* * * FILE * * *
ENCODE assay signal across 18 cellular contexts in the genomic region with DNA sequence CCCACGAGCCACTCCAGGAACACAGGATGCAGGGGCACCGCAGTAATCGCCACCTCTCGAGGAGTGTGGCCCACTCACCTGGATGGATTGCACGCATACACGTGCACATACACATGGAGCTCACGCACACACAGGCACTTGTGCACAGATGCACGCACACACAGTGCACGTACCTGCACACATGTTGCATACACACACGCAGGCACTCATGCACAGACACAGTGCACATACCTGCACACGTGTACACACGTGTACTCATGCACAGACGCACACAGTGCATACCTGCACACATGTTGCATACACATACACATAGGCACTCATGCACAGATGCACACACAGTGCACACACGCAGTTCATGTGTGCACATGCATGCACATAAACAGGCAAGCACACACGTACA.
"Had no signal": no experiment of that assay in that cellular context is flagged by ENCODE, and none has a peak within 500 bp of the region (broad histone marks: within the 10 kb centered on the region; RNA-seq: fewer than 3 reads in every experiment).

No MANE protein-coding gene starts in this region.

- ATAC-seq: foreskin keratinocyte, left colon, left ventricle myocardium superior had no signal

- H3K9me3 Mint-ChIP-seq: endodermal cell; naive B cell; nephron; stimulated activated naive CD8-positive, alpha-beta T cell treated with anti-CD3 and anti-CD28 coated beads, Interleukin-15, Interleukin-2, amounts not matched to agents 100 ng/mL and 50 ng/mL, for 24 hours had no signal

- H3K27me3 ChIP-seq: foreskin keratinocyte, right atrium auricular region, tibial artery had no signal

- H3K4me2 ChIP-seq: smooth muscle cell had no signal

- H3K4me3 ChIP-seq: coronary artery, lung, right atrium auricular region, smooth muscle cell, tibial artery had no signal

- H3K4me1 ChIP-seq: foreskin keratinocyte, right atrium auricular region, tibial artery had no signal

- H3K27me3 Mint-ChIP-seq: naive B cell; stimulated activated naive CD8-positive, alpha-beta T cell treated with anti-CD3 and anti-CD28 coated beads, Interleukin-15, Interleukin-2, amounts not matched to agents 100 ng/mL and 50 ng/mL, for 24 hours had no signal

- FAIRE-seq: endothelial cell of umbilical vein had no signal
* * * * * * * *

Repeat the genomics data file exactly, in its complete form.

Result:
ENCODE assay signal across 18 cellular contexts in the genomic region with DNA sequence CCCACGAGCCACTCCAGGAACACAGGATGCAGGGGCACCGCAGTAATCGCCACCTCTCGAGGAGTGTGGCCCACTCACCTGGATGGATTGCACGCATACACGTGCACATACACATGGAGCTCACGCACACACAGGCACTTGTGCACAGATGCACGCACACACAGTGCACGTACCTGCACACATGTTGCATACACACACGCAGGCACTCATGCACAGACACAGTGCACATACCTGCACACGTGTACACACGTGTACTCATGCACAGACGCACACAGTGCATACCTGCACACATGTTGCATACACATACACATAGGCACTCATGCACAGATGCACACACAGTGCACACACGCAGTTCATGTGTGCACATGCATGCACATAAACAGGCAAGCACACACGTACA.
"Had no signal": no experiment of that assay in that cellular context is flagged by ENCODE, and none has a peak within 500 bp of the region (broad histone marks: within the 10 kb centered on the region; RNA-seq: fewer than 3 reads in every experiment).

No MANE protein-coding gene starts in this region.

- ATAC-seq: foreskin keratinocyte, left colon, left ventricle myocardium superior had no signal

- H3K9me3 Mint-ChIP-seq: endodermal cell; naive B cell; nephron; stimulated activated naive CD8-positive, alpha-beta T cell treated with anti-CD3 and anti-CD28 coated beads, Interleukin-15, Interleukin-2, amounts not matched to agents 100 ng/mL and 50 ng/mL, for 24 hours had no signal

- H3K27me3 ChIP-seq: foreskin keratinocyte, right atrium auricular region, tibial artery had no signal

- H3K4me2 ChIP-seq: smooth muscle cell had no signal

- H3K4me3 ChIP-seq: coronary artery, lung, right atrium auricular region, smooth muscle cell, tibial artery had no signal

- H3K4me1 ChIP-seq: foreskin keratinocyte, right atrium auricular region, tibial artery had no signal

- H3K27me3 Mint-ChIP-seq: naive B cell; stimulated activated naive CD8-positive, alpha-beta T cell treated with anti-CD3 and anti-CD28 coated beads, Interleukin-15, Interleukin-2, amounts not matched to agents 100 ng/mL and 50 ng/mL, for 24 hours had no signal

- FAIRE-seq: endothelial cell of umbilical vein had no signal